The cellular control center
The nucleus is a membrane-enclosed organelle found in nearly all eukaryotic cell types, the most notable exception being mammalian red blood cells. As the cell's "control center" organelle, the nucleus is responsible for multiple essential functions related to its role as a storage and processing center for genetic material:
- Controlling heredity aspects of an organism
- Regulating cellular metabolism through controlled synthesis of specialized enzymes.
- Storing DNA, RNA and associated proteins within an internal nucleolus
- Providing a site for genetic transcription of mRNA from a DNA template
- Helping mediate DNA and RNA exchange between the nucleus and surrounding cell
- Manufacturing ribosomes for mRNA translation into proteins
- Regulating the integrity of genes and gene expression
Within the nucleus, a cell's entire genomic complement exists in the form of long, linear DNA molecules wound into highly condensed chromosomes. Individual genes are transcribed into RNA templates for translation in a tightly regulated process that provides the cell and the organism with an enormous array of structural and functional proteins, from the collagen in bone to the neurotransmitters that make cognition possible.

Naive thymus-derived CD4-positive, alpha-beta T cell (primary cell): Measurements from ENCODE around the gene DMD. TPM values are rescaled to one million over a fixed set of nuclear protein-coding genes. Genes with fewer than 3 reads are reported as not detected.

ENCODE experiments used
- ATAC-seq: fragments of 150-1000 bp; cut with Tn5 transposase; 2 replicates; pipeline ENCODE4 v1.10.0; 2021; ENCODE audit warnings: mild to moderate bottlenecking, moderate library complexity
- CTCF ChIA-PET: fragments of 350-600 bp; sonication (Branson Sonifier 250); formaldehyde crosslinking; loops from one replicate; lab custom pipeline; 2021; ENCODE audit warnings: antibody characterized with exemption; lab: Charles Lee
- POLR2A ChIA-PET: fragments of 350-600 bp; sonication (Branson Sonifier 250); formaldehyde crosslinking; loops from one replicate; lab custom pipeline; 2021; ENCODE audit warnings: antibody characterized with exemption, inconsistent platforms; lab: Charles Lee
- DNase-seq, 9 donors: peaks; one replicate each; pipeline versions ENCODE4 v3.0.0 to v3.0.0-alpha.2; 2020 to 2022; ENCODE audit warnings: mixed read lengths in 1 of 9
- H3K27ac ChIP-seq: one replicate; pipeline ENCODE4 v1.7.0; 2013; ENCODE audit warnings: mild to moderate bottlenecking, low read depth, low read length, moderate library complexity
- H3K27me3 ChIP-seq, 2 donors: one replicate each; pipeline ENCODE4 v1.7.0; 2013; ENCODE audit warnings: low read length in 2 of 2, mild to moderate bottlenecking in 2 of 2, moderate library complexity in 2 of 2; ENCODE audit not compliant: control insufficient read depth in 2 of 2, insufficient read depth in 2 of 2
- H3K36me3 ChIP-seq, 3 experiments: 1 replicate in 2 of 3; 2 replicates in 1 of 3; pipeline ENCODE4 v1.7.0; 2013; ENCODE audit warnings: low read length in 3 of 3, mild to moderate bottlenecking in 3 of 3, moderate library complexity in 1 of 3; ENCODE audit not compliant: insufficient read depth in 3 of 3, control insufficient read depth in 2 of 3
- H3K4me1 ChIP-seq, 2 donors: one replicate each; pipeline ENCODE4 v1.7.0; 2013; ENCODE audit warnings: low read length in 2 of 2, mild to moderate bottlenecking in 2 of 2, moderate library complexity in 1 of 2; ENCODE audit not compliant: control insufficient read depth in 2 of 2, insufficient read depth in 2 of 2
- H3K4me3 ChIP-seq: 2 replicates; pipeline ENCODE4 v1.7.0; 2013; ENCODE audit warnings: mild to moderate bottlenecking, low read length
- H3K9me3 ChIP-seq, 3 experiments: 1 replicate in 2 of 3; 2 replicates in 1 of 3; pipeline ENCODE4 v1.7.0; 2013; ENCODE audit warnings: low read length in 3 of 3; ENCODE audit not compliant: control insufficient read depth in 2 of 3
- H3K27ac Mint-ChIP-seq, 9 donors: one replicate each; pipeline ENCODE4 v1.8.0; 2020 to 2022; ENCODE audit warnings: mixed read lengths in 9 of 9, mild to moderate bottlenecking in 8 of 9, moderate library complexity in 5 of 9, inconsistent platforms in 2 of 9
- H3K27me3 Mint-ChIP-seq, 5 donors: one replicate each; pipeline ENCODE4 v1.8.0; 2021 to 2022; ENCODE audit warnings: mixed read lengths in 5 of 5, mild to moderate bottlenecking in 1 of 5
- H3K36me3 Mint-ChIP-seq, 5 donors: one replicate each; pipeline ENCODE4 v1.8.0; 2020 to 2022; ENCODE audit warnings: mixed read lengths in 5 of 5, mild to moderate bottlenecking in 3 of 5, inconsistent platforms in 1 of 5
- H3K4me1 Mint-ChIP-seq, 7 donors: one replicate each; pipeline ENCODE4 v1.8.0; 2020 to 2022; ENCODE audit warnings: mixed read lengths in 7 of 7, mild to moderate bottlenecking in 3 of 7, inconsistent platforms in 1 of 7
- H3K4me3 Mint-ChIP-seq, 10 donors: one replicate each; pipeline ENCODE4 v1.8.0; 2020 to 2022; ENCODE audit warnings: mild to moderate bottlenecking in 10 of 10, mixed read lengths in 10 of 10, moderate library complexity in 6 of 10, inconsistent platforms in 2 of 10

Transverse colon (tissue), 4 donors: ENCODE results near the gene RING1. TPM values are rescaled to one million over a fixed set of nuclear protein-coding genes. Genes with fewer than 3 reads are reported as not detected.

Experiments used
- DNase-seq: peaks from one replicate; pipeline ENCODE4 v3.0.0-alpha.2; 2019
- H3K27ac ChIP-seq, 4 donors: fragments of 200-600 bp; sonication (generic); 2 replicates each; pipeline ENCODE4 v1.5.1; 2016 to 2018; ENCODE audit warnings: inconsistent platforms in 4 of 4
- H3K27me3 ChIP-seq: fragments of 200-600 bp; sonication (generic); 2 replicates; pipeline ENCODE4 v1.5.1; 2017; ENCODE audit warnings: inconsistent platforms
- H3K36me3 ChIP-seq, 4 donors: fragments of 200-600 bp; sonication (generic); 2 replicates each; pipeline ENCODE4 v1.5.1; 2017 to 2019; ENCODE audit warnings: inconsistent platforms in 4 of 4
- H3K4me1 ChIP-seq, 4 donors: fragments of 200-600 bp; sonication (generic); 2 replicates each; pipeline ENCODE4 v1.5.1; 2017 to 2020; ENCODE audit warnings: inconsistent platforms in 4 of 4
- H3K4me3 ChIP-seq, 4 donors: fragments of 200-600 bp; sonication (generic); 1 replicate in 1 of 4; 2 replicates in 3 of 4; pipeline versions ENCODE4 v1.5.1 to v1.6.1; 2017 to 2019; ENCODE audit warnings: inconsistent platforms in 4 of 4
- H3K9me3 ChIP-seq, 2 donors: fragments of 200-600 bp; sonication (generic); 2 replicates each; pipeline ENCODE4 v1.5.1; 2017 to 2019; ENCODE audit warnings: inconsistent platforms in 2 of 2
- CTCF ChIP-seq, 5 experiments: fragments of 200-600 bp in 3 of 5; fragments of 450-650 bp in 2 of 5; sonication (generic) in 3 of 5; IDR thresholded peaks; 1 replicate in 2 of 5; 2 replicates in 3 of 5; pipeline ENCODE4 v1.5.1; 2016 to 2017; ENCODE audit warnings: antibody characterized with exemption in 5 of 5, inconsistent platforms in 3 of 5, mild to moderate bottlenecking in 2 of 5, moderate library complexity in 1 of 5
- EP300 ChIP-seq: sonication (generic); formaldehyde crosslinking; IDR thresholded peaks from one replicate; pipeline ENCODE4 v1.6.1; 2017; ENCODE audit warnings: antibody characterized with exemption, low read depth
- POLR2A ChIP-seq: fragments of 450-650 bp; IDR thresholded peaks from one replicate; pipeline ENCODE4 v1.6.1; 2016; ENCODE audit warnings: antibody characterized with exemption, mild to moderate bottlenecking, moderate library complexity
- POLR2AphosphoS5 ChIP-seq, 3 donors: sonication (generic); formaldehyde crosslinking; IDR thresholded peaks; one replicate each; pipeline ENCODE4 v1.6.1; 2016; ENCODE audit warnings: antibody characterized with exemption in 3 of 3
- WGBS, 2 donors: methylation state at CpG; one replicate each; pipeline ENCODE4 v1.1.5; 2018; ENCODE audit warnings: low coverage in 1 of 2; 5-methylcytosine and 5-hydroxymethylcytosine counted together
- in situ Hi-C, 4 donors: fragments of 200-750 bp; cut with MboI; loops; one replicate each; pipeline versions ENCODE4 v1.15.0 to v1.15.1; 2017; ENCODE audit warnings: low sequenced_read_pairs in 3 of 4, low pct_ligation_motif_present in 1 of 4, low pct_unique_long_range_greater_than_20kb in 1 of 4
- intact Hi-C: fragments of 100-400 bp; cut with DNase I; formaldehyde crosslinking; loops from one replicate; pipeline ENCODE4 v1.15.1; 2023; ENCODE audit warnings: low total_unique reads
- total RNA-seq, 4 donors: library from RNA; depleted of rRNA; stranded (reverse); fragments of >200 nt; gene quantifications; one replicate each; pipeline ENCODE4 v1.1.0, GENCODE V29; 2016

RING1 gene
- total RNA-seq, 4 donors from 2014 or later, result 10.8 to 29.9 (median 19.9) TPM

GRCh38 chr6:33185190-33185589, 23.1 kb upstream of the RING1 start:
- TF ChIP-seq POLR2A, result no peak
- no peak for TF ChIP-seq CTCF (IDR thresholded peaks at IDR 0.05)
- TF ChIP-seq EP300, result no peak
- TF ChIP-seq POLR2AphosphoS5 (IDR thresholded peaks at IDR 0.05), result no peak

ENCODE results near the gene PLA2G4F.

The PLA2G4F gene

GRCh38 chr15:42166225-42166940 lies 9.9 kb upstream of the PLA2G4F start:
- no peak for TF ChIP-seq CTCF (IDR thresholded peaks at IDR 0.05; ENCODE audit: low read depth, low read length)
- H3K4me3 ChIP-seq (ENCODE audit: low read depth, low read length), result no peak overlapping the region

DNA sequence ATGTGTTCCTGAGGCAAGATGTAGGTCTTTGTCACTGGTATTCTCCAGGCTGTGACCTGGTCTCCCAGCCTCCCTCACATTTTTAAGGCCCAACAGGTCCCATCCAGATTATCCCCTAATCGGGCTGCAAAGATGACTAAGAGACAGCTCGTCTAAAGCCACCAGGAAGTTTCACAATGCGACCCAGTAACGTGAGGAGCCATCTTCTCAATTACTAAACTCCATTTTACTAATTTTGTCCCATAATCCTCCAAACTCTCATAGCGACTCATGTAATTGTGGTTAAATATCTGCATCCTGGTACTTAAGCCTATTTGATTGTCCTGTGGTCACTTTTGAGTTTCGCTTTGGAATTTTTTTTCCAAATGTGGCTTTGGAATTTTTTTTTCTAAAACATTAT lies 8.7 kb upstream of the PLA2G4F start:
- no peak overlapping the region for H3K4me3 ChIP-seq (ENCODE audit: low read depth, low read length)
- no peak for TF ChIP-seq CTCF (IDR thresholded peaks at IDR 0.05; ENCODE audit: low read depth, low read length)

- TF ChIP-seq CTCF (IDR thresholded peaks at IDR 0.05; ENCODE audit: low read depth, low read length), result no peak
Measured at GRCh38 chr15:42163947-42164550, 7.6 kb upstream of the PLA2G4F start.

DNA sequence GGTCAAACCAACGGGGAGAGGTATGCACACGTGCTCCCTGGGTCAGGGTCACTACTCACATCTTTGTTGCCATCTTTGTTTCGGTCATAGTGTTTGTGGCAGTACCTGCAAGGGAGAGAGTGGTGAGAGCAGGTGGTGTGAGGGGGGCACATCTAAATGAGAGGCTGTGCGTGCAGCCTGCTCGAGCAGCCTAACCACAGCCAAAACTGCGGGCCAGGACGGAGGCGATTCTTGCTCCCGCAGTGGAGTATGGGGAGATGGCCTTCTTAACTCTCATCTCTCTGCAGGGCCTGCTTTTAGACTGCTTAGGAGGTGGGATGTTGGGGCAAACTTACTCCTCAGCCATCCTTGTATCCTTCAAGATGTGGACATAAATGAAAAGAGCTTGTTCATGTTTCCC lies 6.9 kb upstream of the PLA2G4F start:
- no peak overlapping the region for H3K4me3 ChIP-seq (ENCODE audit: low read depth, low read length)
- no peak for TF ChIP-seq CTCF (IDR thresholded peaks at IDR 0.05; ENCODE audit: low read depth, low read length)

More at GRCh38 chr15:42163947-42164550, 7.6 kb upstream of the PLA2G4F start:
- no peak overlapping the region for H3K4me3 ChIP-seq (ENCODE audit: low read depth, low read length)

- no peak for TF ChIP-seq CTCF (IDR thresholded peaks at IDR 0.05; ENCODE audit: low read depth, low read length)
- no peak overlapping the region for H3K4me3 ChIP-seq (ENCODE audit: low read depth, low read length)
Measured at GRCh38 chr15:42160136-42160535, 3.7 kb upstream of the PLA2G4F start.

New views and emerging roles
Since the beginning of the 21st century, digital imaging techniques have ushered in new perspectives on the long-studied nucleus. Detailed 3-D visualizations now allow much clearer views into its complex interior architecture, along with features and processes associated with the nuclear membrane and its integration with surrounding structures such as the endoplasmic reticulum (ER).
More recent research continues to uncover nuclear functionality not directly related to gene storage and transcription regulation. In 2020, for example, independent research teams discovered that the nucleus itself (and not cell-membrane-level mechanisms, as expected) is responsible for sensing physical "squishing" of the cell from crowding or confinement. Pressure changes are detected by the nucleus, which in turn triggers a signal cascade that sends cells into motion toward less-confined areas for less-inhibited functioning and growth.